Friday, May 08, 2015

Charlie’s Story

Dear Patients and Friends,

It is with great humility and awe that we share with you the featured speech and video from the CHOC Glass Slipper Guild Gala held May 2nd, 2015. Jackie Hart touched our lives; during her pregnancy, delivery, and postpartum course with Charlie. Please read on to be inspired by a mothers love, a caring family, a team of medical professionals, and CHOC. As obstetricians, we are so grateful to have a hospital that can help our babies not only survive, but thrive.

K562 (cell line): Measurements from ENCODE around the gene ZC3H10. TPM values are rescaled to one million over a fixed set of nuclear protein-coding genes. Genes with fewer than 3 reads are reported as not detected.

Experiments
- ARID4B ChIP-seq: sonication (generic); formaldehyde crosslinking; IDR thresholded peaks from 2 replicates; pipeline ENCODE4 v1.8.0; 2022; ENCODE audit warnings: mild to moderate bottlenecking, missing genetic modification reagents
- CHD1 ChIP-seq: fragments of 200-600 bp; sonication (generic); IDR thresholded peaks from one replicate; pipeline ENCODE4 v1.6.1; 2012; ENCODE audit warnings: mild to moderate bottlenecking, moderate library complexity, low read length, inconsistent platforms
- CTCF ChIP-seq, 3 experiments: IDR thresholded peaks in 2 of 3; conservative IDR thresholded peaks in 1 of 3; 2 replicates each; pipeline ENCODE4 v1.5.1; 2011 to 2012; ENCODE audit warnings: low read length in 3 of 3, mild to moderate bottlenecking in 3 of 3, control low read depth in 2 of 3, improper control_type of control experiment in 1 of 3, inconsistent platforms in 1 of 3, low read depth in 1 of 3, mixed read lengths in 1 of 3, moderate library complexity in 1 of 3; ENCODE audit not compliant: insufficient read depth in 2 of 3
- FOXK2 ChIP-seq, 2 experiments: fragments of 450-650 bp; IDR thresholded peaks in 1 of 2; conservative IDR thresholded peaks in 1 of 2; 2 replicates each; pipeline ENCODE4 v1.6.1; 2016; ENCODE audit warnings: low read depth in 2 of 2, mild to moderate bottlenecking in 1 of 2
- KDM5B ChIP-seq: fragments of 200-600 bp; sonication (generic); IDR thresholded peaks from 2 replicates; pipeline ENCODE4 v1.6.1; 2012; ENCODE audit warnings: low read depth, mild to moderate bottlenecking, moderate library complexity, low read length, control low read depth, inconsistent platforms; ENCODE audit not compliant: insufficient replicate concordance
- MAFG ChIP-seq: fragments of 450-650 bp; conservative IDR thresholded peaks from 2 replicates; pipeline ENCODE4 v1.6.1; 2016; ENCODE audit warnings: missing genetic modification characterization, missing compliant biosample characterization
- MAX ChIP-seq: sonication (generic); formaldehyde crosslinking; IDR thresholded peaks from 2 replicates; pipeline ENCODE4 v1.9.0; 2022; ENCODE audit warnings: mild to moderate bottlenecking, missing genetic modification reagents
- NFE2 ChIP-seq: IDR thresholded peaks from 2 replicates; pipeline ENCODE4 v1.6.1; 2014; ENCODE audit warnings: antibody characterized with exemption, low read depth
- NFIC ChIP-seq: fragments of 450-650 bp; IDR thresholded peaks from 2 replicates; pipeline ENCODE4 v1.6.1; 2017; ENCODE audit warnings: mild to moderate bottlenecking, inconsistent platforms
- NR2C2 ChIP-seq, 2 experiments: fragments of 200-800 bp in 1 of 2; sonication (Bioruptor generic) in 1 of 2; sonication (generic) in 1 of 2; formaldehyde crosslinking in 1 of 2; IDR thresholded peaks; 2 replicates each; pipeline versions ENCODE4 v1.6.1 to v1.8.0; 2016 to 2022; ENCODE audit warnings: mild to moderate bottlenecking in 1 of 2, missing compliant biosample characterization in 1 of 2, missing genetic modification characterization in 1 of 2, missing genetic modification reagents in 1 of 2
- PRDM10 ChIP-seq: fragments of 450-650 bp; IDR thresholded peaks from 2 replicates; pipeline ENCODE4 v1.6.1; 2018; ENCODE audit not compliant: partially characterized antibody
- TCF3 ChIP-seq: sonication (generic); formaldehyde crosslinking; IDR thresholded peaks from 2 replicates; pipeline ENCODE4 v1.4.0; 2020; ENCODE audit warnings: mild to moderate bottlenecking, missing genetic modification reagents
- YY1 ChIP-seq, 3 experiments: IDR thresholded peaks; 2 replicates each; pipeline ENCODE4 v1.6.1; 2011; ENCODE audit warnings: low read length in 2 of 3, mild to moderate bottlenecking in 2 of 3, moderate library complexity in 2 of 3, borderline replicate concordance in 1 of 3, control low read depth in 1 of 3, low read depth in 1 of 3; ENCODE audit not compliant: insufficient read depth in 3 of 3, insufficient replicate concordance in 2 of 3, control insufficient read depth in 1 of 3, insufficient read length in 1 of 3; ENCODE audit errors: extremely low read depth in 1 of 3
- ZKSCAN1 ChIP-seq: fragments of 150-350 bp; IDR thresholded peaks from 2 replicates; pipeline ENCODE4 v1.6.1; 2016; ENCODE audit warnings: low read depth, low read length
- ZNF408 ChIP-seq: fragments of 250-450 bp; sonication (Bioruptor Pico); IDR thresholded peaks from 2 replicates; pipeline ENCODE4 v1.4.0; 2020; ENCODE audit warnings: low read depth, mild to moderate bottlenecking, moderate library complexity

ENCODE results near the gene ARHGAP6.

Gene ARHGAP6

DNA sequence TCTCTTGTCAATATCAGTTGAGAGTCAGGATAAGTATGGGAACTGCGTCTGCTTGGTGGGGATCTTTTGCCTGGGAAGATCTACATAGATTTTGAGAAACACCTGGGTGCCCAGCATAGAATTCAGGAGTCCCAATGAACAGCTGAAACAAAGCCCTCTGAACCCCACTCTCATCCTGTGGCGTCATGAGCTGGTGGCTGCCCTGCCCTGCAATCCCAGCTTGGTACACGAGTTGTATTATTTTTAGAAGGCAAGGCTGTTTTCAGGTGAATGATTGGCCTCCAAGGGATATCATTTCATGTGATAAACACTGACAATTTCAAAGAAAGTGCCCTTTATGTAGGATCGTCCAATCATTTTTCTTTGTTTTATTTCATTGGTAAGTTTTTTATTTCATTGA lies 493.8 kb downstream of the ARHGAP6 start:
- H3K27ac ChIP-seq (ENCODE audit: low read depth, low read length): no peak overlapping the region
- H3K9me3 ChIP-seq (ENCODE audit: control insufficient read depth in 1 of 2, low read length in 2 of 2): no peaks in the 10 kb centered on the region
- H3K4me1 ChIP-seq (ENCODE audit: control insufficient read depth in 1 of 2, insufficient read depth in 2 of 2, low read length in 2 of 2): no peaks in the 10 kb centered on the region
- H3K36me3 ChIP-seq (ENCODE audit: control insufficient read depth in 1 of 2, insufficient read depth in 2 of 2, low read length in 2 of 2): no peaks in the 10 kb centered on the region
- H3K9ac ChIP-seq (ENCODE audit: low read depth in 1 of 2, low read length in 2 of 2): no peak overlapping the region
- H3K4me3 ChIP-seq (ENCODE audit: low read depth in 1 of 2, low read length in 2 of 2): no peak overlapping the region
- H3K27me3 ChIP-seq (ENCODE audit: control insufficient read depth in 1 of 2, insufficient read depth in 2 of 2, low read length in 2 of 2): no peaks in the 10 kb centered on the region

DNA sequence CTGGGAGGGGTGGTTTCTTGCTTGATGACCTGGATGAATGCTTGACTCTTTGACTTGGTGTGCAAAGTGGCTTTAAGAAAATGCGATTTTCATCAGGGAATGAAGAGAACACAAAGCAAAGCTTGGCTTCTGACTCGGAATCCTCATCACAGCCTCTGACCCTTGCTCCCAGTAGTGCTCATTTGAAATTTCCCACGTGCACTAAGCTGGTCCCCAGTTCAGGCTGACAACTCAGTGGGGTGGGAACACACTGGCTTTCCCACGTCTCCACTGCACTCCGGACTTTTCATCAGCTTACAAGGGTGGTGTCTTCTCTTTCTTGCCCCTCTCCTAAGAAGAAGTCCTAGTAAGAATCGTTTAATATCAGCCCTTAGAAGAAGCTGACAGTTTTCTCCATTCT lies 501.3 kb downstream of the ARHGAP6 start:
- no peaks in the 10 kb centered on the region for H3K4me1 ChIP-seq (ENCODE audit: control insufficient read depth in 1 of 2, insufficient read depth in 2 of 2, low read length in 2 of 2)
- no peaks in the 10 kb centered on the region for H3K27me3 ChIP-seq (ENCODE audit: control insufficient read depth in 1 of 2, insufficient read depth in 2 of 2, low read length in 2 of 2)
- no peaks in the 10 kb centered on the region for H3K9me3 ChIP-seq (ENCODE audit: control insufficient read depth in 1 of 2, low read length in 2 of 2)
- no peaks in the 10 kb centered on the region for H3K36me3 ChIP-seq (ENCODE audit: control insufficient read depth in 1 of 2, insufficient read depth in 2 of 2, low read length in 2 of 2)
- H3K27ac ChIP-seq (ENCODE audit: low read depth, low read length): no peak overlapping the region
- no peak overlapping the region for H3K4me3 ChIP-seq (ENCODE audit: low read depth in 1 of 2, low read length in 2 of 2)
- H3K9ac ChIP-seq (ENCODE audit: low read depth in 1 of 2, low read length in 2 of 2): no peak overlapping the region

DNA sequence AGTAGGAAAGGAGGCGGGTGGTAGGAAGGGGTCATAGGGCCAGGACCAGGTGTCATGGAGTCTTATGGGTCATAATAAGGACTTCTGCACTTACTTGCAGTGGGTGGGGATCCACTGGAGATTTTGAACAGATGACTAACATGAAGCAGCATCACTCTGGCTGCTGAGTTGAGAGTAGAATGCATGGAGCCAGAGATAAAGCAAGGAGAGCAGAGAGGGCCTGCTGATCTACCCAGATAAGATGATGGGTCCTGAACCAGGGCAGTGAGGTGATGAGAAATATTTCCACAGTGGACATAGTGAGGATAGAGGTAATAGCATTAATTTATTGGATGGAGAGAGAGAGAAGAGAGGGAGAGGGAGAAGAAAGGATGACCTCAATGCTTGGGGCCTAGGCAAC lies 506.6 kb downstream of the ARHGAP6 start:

Thank you Jackie, “This is our Fight Song.”

Drs Kroll and Vanblaricom

Charlie’s Story- An Overview:

It is such an honor to be standing up here tonight. It is so very humbling to be asked to speak on behalf of the many families that are served every year from our amazing hospital, with stories big and small, knowing ours is just a very small piece of the puzzle.
Our family is forever indebted to CHOC. Our relationship began in 2008 when we were blissfully preparing to welcome our first son into the world.
It was a beautiful Sunday in early June, and for some reason, I had this funny feeling that something just wasn’t right. After a quick call to my doctor, Dr. Kroll, who is here tonight, she advised me to pop in to Labor and Delivery at Hoag, to make sure all was ok.